By Arthur Costa, Bena Kallick, and Allison Zmuda
The true goal of personalized learning is for every learner to become increasingly comfortable with self-direction as they engage in interesting, relevant, rigorous, and important work regardless of age, past successes, and failures. When we provide the pedagogical conditions to personalize learning, the Habits of Mind serve as a set of foundational dispositions to grow effective thinking. Often, we focus on what students need to develop in order to have greater agency over their learning. Yet there are related dispositions that educators can pay attention to in support of students becoming more self-directed and responsible.
The following are five Habits for educators to pay attention to as they grow the pedagogical conditions:
Listening with Understanding and Empathy
Educators strengthen their relationship with students through seeing the world from their perspective and resonating with their feelings and emotions. Educators listen closely as they withhold their own agenda, asking questions to better understand the student’s context as they work to elevate the thinking.
Children do not become self-directed overnight — we need to recognize that this may be a mind shift and that it will take time for students to behave their way into taking charge of their learning. Educators need to take a long-range view and learn how to stay true to those behaviors despite new external demands that often serve as a distraction from what really matters.
Gathering Data Through all Senses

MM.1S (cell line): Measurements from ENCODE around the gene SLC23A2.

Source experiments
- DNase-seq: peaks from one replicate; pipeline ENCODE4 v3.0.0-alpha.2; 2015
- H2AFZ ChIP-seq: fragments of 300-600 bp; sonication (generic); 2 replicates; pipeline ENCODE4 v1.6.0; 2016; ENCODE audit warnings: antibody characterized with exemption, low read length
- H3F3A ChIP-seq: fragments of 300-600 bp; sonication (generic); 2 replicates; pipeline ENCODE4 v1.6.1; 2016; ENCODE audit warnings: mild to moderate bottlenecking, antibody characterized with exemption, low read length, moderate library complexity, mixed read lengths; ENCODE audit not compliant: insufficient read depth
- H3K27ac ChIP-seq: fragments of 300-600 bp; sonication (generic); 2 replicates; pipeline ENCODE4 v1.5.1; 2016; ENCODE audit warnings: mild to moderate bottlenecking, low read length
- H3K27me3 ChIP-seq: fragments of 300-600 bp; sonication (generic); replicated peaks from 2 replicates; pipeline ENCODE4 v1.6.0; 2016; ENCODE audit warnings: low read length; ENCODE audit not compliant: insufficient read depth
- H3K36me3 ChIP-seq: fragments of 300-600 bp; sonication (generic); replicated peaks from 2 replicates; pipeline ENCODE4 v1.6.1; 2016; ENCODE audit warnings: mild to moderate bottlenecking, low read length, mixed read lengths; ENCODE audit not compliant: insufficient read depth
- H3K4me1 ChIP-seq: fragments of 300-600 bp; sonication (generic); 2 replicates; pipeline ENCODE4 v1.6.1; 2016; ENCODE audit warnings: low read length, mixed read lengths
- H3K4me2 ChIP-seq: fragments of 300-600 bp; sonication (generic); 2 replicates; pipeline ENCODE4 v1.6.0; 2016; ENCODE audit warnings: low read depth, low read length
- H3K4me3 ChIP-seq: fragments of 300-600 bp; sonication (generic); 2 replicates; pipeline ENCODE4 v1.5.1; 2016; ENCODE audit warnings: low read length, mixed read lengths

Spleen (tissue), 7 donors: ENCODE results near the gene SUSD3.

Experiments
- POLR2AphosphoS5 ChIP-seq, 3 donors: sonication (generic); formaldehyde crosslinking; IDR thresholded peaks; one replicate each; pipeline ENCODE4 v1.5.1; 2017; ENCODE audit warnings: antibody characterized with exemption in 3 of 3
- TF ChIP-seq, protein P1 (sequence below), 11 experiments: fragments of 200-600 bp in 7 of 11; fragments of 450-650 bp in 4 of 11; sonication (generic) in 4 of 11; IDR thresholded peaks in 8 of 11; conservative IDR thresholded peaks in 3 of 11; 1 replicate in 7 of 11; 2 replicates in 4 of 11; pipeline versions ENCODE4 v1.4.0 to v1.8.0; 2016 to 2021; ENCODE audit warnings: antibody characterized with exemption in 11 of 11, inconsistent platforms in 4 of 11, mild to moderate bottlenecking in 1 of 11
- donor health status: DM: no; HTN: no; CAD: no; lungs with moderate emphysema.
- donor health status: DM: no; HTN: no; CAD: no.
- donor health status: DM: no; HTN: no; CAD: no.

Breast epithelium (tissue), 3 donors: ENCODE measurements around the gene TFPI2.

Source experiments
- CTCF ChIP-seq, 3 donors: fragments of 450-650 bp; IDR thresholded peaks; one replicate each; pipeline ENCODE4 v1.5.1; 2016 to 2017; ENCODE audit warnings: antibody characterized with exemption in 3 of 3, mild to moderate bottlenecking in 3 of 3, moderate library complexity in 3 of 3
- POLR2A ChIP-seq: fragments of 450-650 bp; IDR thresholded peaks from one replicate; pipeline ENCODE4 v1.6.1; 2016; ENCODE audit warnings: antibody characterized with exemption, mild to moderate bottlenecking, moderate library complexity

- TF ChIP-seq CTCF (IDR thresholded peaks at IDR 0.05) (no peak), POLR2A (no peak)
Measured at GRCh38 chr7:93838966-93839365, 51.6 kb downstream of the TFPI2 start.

Educators in a personalized learning environment must constantly observe and document learner behaviors, products and processes. They must also pay attention to the learner’s “gut feelings” about becoming more self-directed.
As students are becoming more self-directed, educators must increase their own repertoire of instructional strategies and processes to deal with the wide range of developmental growth.
Educators need to plan for, monitor and reflect on their learning design as they pay attention to how the four attributes of personalized learning— voice, co-creation, social construction and self-discovery — create a stronger relationship with their students.
As we continue to design assignments, learning environments, and dialogue with our students, are we embracing the learners in front of us while expecting independence in their work? Are we growing students’ metacognition of their own learning? Are we taking guidance from them as to possible next steps in shaping the learning plan? Are we vulnerable enough to share what we are working on to develop more meaningful, worthy learning experiences?